Posted by: healingtheworkplace | January 23, 2012

How To Avoid Burnout In 2012

According to Kristi Searle of Peoplebiz Consulting,

“preventing staff burnout comes down to flexibility, work-life balance, communication, having the latest tools and understanding what makes Vancouver particularly stressful.”

This quote is from a recent interview with Lorne Matlin who writes for Business in Vancouver (BIV).

What I like about Kristi’s approach is that she encourages leaders to look outside their organizations to understand what might be contributing to the stress experienced by employees.

This is also known as an environmental scan…an approach not usually seen in discussions about preventing burnout.

Let’s look at each of Kristi’s ideas individually:

  • Flexibility: This applies to both individuals and organizations. We all need to be more flexible than ever. This includes being open to continued learning as the world and our workplaces keep changing.  I could substitute the word resilience for flexibility. Research has shown that resilient people are better able to manage stress and avoid burnout.
  • Work-life Balance: I don’t hear this talked about much outside of Human Resources circles. Balancing work and the rest of life also implies a degree of flexibility.  If at all possible organizations must allow people to have flexible working hours. Of course this depends on the type of work that needs to be done.
  • Communication: Not knowing what is going on in an organization can be stressful especially if the organization is going through a lot of changes. Without clear communication from the top rumours become rampant and people spend their time trying to guess what is going to happen next.
  • The Latest Tools:  This goes beyond the obvious (hardware, software, and training) and includes clear job descriptions and the tools to be able to do the work efficiently and effectively (e g people skills, leadership skills, team skills).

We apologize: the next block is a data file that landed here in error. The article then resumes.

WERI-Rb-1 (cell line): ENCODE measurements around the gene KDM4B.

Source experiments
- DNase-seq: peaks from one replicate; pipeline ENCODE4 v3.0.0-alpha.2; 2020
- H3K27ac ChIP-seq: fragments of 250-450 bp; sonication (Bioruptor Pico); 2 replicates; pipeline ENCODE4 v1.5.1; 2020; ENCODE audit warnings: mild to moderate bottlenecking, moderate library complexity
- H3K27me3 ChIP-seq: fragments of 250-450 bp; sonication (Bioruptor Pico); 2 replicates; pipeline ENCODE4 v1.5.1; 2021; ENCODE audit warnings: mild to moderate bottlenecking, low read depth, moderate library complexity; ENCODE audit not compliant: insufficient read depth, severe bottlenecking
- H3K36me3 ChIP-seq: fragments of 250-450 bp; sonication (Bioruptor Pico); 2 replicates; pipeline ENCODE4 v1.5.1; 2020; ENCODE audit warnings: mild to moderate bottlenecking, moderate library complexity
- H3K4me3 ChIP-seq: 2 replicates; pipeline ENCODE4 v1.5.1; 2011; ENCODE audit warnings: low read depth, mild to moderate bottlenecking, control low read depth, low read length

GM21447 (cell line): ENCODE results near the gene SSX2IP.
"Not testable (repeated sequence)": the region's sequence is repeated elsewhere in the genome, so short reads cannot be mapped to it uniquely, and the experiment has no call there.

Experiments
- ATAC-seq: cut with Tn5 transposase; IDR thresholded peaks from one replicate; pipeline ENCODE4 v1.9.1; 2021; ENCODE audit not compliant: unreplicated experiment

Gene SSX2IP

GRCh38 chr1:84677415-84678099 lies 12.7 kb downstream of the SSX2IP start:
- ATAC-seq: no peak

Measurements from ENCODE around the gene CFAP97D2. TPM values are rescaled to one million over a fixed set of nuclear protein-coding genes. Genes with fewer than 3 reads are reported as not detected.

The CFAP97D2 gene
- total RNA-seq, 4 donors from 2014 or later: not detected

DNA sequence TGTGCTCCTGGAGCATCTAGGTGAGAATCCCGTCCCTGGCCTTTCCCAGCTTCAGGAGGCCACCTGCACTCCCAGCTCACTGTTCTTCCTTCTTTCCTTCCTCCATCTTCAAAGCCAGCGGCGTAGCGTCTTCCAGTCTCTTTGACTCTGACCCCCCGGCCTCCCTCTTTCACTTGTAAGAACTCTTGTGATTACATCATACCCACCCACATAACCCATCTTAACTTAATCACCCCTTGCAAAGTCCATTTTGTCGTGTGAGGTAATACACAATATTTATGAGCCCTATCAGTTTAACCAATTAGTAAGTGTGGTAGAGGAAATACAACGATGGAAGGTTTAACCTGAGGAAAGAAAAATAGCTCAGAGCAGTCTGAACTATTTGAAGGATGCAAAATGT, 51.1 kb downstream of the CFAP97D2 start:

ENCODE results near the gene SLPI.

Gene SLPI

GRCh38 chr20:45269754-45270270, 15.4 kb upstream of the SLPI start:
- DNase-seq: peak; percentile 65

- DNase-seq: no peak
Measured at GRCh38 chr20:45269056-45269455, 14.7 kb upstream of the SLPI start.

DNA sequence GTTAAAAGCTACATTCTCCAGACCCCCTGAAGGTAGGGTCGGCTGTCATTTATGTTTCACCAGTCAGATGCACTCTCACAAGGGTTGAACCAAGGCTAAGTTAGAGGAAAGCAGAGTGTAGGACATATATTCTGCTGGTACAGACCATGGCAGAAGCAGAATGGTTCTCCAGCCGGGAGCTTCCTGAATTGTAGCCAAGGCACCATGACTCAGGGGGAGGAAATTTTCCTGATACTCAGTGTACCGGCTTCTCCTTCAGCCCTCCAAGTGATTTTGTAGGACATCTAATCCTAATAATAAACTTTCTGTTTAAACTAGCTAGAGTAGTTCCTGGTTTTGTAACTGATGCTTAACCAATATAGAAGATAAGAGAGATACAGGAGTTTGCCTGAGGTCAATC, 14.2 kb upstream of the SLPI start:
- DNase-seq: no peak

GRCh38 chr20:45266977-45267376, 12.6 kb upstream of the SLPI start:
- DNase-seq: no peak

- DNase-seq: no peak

• Understanding the External Environment or Community: Kristi Searle is the first person I’ve heard refer to the environment as a potential cause of stress and burnout. There could be many reasons to look at the environment when considering how to support employees– including the high cost of housing, the commute to work, changing demographics, shortage of daycare for young children, and the high cost of living in general.
  • Teamwork: Being part of a team and sharing the workload can be a blessing or it can be a nightmare. During stressful times workers may find themselves fighting with each other.

I’ll leave you with another BIV quote–this one’s from Jamesie Bower, owner of Staff Systems in Vancouver,

 “As employers we have to be much more nurturing than we have been in the past. When I started in this industry the employer was king and that was that. Now I think it’s definitely a 50 – 50 road.”

Nurturing employers! What a wonderful idea!

Cheers, Lesley

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Responses

  1. I have found more than my fair share of inequalities in the workplace. I recently was interviewed by a man who made some appalling statements about obesity and age. I quickly decided, even though he had not seen me and would not of hired me on both of those accounts….I would never want to work for an employer like him.

    • HI Kristi, sounds like you made the right decision. Lesley


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